Across Covenant history, this precious and precarious freedom has been challenged and maintained. Current debate regarding the nature, extent, and limitations of Christian freedom within the Covenant is not new; rather, it occupies a succession of such debates that span a century and beyond. In this current context, the work of the Covenant Committee on Freedom and Theology (1958–1963) has resurfaced from relative obscurity. The committee’s final report, Biblical Authority and Christian Freedom, sought to “inquire into the nature of Christian freedom, the way in which [the Covenant] has experienced that freedom, and the ways in which that freedom may be maintained” (p. 9). While frequently referenced, the significance and ongoing relevance of this document are interpreted variously. To facilitate this critical discussion, we offer here the entire report along with excerpts from the 1958 and 1963 Annual Meeting minutes relaying the report’s origin and reception.

It was announced at the 2018 Annual Meeting that the Executive Committee of the Evangelical Covenant Church has commissioned a new resource paper regarding the intersection of freedom and responsibility. As this new work unfolds, the questions raised in 1963 face us once again:

Can we continue to look upon ourselves as a fellowship of believers bound together only by our common life in Christ and conformity to Christ as Savior and Lord? Can we maintain the kind of personal relationships required in a Christian fellowship without any limitations other than that we submit to the authority of the Bible as the revelation of God’s will, or must we return to uniform dogmas and carefully defined interpretations of Scripture to help us understand one another? (p. 12)

It is always up to those in the present to determine whether continuity with the past is desirable—and, if so, which course of action in fact offers such continuity. It is our hope that these historical documents will resource this dialogue.

A sustained attempt to interpret and apply the 1963 report and the broader history it represents is offered by Michelle Clifton-Soderstrom, professor of theology and ethics at North Park Theological Seminary. In “Covenant Freedom: Freedom for All or Free-for-all?” Clifton-Soderstrom explores the necessary relationship between freedom and the Covenant Affirmations of Scripture’s authority and the necessity of new birth. Within this framework, she then offers a theological account of, and criteria for, faithful dissent within Christian freedom. Her final argument is that such faithful dissent is essential to the church’s ongoing renewal.

Clifton-Soderstrom’s work warrants careful reading and serious, critical engagement. We hope the inclusion of Biblical Authority and Christian Freedom will facilitate such thoughtful interaction, and we welcome formal responses for publication in a subsequent issue of this journal. Please contact the editor or submit directly to our website by October 15, 2018, noting guidelines for authors.

In 1910 C.V. Bowman (Covenant president 1927–1933) described the Covenant in this way:

But concerning church order, the Mission Friends have a principle that is still more unique and takes a very prominent place in their program. They hold that the local church shall consist of only believing members but at the same time have room for all true believers, no matter what their viewpoints are on controversial doctrines. It is this principle which really distinguishes Mission Friends from other Christian denominations, and which justifies their existence as a particular church.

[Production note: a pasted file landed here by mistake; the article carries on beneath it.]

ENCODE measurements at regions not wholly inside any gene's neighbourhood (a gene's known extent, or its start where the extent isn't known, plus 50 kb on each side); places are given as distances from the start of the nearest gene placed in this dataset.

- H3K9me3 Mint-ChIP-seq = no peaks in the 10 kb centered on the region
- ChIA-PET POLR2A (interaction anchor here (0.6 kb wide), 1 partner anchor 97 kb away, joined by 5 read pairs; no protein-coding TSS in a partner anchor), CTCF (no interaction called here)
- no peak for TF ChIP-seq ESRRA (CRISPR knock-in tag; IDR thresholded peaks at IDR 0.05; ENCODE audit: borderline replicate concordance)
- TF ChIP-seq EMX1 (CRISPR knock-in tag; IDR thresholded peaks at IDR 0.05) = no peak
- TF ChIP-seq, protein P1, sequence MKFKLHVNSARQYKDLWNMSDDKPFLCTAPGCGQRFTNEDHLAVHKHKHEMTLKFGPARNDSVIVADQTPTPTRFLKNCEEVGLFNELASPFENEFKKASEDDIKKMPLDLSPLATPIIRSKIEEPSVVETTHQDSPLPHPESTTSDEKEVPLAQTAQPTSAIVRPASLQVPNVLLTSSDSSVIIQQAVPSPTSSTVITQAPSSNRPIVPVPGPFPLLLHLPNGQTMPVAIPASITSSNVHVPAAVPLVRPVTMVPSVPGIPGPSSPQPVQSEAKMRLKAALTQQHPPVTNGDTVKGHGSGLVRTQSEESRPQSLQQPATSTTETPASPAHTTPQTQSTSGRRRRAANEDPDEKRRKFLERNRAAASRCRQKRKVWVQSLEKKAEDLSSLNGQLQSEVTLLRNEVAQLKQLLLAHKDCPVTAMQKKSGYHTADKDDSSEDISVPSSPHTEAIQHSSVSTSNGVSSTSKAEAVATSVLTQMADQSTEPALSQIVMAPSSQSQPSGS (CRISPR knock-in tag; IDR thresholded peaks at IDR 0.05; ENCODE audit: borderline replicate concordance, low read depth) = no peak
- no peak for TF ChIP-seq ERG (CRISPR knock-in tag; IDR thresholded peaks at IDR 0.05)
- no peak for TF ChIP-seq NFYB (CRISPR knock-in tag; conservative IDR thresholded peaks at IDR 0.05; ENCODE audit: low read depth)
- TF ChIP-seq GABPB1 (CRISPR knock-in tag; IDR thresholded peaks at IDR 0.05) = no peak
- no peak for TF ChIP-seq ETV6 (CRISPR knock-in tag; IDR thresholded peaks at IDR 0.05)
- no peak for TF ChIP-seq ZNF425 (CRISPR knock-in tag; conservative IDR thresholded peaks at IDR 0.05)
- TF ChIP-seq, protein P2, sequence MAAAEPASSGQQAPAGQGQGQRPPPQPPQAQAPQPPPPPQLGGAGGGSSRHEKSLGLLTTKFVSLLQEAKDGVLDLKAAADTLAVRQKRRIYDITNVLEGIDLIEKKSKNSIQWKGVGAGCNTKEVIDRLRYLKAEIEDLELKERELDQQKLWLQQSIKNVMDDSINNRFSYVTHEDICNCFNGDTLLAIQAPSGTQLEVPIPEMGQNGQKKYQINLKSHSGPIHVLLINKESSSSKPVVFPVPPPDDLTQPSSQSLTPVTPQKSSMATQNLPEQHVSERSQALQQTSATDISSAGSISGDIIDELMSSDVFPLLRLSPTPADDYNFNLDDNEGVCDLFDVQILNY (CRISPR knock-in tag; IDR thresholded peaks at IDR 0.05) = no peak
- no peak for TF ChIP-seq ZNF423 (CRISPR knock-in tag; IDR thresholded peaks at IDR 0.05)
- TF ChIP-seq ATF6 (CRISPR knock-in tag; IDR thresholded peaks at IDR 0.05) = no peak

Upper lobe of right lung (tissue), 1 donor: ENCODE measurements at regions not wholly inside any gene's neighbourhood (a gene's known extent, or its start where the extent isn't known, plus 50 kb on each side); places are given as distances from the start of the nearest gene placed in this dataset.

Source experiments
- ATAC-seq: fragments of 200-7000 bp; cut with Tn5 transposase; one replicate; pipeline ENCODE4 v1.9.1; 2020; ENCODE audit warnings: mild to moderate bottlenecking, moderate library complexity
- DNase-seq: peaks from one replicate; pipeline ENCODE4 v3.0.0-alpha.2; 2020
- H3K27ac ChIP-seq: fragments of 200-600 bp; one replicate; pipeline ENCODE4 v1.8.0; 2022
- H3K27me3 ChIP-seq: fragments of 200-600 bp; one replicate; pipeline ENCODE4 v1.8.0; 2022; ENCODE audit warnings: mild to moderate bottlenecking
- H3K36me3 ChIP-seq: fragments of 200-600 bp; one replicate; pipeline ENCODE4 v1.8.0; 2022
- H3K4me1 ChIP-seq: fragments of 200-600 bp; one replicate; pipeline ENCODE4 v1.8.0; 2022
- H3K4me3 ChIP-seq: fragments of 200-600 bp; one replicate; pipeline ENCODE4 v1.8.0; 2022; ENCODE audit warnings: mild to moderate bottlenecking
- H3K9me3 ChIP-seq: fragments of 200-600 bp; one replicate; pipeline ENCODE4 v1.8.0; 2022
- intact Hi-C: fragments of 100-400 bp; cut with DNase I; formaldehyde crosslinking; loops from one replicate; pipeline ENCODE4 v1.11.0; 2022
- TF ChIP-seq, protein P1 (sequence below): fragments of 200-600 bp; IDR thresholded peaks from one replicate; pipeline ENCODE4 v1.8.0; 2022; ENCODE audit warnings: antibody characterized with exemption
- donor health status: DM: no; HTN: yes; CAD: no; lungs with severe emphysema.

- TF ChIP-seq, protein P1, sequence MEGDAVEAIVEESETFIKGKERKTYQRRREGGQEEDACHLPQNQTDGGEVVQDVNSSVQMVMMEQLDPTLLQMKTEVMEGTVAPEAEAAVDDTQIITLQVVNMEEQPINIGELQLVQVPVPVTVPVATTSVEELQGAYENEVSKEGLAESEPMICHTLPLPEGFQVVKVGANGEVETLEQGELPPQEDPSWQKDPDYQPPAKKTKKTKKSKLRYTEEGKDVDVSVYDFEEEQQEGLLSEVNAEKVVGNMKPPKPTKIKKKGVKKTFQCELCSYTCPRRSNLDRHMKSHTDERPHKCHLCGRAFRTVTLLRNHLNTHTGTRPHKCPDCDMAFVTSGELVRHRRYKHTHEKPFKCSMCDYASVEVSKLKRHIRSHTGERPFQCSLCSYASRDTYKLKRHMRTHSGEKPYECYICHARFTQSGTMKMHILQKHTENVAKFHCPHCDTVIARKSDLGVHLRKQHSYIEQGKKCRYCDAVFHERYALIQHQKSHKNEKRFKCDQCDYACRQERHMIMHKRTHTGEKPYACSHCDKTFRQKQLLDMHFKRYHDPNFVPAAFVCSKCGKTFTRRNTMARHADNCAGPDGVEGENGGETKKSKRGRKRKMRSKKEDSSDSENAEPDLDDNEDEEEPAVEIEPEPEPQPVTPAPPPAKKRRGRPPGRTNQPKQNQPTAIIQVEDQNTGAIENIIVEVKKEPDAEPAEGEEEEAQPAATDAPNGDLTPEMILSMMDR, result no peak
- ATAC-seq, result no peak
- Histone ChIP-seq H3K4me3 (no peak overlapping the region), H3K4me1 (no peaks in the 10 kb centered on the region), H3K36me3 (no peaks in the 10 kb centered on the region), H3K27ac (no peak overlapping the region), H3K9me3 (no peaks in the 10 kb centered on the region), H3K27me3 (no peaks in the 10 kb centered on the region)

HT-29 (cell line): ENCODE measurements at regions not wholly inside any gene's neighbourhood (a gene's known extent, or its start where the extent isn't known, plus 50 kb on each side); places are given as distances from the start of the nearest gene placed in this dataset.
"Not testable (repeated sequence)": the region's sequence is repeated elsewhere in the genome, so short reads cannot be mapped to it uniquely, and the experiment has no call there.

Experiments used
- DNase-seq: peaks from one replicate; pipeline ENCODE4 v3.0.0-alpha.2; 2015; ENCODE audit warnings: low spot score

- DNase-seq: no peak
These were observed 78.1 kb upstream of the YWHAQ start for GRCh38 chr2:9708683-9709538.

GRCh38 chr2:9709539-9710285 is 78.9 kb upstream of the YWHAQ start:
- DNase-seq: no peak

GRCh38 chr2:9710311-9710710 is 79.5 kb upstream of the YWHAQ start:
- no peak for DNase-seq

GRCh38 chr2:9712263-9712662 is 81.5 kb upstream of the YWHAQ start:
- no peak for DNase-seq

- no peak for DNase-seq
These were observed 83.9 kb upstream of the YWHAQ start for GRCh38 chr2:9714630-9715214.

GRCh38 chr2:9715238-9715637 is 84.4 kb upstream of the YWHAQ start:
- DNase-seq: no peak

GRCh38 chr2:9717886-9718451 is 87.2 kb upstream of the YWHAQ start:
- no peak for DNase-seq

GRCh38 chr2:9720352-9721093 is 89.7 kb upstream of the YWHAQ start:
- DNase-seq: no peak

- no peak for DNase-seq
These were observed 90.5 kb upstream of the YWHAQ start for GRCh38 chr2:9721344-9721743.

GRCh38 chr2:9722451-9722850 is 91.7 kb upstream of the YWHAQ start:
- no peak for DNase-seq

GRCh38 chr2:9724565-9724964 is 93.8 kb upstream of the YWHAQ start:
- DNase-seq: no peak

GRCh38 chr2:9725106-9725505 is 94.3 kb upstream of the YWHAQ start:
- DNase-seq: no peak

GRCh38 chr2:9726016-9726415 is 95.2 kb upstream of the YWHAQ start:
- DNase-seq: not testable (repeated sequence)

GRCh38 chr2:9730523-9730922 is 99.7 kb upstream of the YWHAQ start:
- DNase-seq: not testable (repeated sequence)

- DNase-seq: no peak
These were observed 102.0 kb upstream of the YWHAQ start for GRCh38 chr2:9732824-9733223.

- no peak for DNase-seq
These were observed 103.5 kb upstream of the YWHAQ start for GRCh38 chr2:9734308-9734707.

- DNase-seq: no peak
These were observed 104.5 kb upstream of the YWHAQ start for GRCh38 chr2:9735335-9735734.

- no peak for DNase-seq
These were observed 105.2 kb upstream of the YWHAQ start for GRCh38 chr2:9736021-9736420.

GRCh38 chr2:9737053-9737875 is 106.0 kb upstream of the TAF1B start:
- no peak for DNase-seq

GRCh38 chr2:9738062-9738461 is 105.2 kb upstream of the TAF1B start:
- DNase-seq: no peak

This question confronts us today: What distinguishes the Covenant from other Christian denominations and justifies its existence as a particular church? As we grapple with this question in the present we would do well to consider how Covenanters have answered it in the past.


Read the Comment in context and access full issue here.

Sneak Peek: CQ 75:3-4 | Covenant Freedom

Much recent dialog has taken place in the Evangelical Covenant Church regarding the nature and limits of Christian freedom. The upcoming double issue of the Covenant Quarterly seeks to both resource and further this conversation, offering historical context and theological application and inviting your responses


Hauna Ondrey, assistant professor of church history at North Park Theological Seminary, offers introduction and annotation to Biblical Authority and Christian Freedom, a report adopted in 1963 by the Annual Meeting of the Covenant Church. The report is reprinted in full with updated language, preceded and followed by the Annual Meeting minutes detailing the report’s origin (1958) and adoption (1963).

“If we are to be true to this aspect of our heritage, we should sincerely and faithfully use this principle of freedom as a basic element in our existence as a Christian people in today’s world. To do so we must enter into the stream of present theological discussion and exercise our freedom creatively and helpfully with respect to the issues which now confront the Christian church. The theological concerns of the present moment differ in many respects from those of the past. Although many of the questions now being debated in the church were well known to our predecessors, others have arisen since their day and could not have been known to them. Thus, to say that we may differ only at those points where they permitted differences would be to deny to the present generation the freedom in Christ which prior generations enjoyed. In the basic and central affirmations of the Christian faith there must be unity, but in their expression and interpretation there is room for wholesome divergence. It is, therefore, our duty to approach the areas of theological tension with courage, fraternal understanding, and unfailing devotion to Christ and the Scriptures.”

From “Biblical Authority and Christian Freedom (1963): Full Report with Supporting Historical Documents”


Michelle A. Clifton-Soderstrom, professor of theology and ethics at North Park Theological Seminary, surveys the historical and theological understanding of Christian freedom within the Evangelical Covenant Church, linking it to other Covenant Affirmations and offering a theological account of, and criteria for, faithful dissent within Christian freedom.

 

“This is the heart of freedom, the commitment that distinguishes the Covenant Church in significant and life-giving ways. The Preamble to the Covenant Constitution celebrates freedom as essential: “Our common experience of God’s grace and love in Jesus Christ continues to sustain the Evangelical Covenant Church as an interdependent body of believers that recognizes but transcends our theological differences.” Growth is painful, and the renewing work of the Spirit is vulnerable. Yet these commitments lie behind the Covenant’s historical commitment to freedom in Christ.”

From “Covenant Freedom: Freedom for All or Free-for-All?”


Stay tuned for the full issue, which goes live this Monday.